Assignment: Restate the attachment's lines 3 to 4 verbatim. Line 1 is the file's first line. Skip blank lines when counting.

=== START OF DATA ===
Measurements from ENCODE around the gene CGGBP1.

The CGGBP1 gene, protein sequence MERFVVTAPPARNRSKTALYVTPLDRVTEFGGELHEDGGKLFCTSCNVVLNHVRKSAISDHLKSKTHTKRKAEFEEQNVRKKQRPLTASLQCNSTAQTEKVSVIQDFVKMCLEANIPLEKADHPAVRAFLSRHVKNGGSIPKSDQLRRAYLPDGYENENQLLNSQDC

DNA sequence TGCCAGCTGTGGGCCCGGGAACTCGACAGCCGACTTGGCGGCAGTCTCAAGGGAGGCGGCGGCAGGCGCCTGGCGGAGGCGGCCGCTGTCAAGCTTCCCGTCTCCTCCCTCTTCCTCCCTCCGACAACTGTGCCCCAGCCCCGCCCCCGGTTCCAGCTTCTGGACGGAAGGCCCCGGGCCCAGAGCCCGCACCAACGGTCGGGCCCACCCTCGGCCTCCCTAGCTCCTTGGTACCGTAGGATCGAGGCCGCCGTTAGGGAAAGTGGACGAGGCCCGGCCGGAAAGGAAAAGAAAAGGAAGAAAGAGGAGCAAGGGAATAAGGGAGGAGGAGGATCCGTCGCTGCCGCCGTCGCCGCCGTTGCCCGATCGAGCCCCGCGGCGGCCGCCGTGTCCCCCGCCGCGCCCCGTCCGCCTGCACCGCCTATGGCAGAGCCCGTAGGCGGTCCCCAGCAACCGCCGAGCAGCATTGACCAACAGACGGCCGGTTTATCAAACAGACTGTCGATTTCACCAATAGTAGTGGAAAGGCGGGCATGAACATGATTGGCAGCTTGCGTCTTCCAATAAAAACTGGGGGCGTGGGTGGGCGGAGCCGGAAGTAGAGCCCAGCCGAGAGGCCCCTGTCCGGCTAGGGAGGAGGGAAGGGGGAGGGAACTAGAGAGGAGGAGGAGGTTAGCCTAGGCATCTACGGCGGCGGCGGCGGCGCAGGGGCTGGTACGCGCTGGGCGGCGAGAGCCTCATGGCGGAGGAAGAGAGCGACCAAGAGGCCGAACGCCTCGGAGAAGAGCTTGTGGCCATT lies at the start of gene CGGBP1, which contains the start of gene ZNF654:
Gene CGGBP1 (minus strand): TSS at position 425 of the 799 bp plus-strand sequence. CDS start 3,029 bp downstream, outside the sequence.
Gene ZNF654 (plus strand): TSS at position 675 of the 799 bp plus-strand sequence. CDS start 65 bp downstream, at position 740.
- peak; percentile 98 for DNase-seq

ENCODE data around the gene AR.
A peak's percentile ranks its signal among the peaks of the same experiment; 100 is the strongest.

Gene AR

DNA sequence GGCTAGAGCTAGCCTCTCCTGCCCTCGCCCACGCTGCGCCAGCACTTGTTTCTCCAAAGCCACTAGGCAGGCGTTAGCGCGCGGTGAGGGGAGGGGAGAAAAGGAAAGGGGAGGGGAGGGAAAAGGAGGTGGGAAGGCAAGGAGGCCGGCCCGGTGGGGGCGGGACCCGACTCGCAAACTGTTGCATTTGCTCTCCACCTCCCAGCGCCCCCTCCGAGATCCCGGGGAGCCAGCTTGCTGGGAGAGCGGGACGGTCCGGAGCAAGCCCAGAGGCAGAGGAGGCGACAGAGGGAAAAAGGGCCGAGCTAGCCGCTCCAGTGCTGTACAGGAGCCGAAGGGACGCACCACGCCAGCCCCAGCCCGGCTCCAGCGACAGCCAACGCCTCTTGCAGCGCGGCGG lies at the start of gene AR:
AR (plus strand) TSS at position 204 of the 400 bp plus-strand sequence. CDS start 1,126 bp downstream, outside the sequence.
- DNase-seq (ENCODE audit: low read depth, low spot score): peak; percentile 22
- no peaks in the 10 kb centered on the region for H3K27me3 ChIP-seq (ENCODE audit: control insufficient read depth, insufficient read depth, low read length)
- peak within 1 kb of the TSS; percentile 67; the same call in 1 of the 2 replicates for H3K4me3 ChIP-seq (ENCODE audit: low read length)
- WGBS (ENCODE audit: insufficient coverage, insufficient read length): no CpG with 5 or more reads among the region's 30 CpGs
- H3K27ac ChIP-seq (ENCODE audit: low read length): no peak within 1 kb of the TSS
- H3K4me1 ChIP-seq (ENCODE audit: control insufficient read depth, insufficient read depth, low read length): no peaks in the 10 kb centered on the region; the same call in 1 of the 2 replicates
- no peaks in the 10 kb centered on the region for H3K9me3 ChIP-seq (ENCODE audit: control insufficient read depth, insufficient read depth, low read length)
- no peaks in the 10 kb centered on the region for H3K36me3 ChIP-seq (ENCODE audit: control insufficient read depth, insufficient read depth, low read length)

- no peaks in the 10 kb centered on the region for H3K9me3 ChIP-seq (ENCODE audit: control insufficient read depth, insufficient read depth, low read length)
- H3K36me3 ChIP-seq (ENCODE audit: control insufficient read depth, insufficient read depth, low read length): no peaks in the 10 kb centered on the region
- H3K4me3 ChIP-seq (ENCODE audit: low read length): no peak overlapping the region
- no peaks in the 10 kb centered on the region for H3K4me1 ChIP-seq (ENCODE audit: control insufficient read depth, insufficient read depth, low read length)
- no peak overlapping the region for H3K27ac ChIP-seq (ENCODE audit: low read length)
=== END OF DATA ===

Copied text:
DNA sequence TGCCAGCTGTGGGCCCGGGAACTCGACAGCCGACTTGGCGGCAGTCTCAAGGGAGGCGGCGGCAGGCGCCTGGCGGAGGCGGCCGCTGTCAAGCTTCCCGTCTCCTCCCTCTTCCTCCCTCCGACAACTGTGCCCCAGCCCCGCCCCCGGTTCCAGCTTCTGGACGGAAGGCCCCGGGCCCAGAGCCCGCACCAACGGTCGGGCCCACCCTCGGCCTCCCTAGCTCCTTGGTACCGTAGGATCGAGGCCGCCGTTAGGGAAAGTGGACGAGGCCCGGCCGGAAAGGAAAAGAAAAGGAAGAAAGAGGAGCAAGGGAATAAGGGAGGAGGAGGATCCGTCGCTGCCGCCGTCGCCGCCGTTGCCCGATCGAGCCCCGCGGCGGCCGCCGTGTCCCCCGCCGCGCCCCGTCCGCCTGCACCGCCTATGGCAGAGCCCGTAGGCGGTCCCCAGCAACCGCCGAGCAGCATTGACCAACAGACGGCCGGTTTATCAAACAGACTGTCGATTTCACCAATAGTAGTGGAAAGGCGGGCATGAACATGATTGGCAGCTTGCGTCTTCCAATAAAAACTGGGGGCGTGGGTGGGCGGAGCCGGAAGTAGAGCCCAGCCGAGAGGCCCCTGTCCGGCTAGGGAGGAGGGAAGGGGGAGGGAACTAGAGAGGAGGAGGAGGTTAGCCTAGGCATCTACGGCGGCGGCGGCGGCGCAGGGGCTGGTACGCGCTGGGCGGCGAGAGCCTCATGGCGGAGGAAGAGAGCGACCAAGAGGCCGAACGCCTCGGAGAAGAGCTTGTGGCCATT lies at the start of gene CGGBP1, which contains the start of gene ZNF654:
Gene CGGBP1 (minus strand): TSS at position 425 of the 799 bp plus-strand sequence. CDS start 3,029 bp downstream, outside the sequence.